This is an archived release.
Increasing population growth for a few more years
The population growth is probably going to increase for a few more years before it will decline. The 5 million mark will be passed in 2012 and 6 million in 2028 according to the main variant of the new projections. Uncertainty about the immigration is considerable, however.
The new population projections give figures by age and sex for all municipalities and counties. In addition, but at national level only, projections are made for immigrants and Norwegian-born children with immigrant parents by country background for three groups of countries.
The projections show that the population will increase significantly over the next 50 years, from 4.9 million in 2011 to 6.9 million in 2060 in the main variant (MMMM, see the text box). The 6 million mark may be passed as early as in 2023, or not at all in this century, as shown in Figure 1.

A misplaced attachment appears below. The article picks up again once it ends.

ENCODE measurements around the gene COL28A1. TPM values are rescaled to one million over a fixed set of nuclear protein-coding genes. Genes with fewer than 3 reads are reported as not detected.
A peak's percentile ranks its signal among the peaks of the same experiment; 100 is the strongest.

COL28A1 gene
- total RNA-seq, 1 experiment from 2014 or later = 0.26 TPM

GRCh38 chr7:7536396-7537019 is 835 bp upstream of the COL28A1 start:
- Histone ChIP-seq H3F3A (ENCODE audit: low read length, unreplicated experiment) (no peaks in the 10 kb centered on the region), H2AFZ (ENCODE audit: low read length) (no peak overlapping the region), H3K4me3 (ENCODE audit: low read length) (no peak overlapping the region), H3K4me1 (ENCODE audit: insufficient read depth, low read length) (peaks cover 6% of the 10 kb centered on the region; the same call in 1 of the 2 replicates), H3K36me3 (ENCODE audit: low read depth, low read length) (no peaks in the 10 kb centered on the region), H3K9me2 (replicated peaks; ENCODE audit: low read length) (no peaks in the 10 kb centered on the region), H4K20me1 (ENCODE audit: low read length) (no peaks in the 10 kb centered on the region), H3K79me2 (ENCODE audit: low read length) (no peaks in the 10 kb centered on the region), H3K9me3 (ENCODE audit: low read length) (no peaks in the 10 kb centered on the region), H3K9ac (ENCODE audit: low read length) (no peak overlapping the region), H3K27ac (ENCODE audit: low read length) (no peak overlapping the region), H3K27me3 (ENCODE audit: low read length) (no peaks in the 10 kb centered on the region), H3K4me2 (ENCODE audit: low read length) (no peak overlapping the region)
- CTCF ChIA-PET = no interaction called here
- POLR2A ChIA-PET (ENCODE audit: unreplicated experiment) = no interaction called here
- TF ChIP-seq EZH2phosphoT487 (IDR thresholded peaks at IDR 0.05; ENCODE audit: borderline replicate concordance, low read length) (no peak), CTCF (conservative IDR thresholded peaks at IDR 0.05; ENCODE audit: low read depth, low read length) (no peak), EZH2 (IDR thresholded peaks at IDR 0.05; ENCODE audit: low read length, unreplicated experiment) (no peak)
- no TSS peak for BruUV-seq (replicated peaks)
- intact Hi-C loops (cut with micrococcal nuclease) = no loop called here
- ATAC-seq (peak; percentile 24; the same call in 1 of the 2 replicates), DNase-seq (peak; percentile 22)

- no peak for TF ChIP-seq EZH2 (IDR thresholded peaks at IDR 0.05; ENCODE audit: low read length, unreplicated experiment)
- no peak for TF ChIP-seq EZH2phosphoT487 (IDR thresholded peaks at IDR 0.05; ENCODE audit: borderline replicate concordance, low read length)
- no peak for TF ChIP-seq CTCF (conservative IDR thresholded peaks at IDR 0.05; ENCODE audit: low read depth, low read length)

The assumptions affect the projection results
There is considerable uncertainty about the extent to which the assumptions will be close to the actual future developments, especially for immigration. To illustrate how sensitive the calculations are, we have also made projections based on alternative assumptions. In the scenario with the highest population growth (HHMH, i.e. high fertility, high life expectancy, average domestic mobility and high immigration, see the text box) the population reaches 9.1 million in 2060. In the scenario with the lowest population growth (LLML), the population peaks at 5.9 million in 2037 and then declines to 5.5 million in 2060. It is particularly the assumptions about immigration that lead to the large differences in the projected population size.
High population growth during the first years
The population growth is particularly high in the first projection years. According to the main alternative, the growth increases from 62 000 in 2010 to 70 000 in 2014 and decreases thereafter, to 21 000 in 2060. This is primarily because it is assumed that migration will increase in the coming years, especially immigration from the European Economic Area (EEA), and then go down.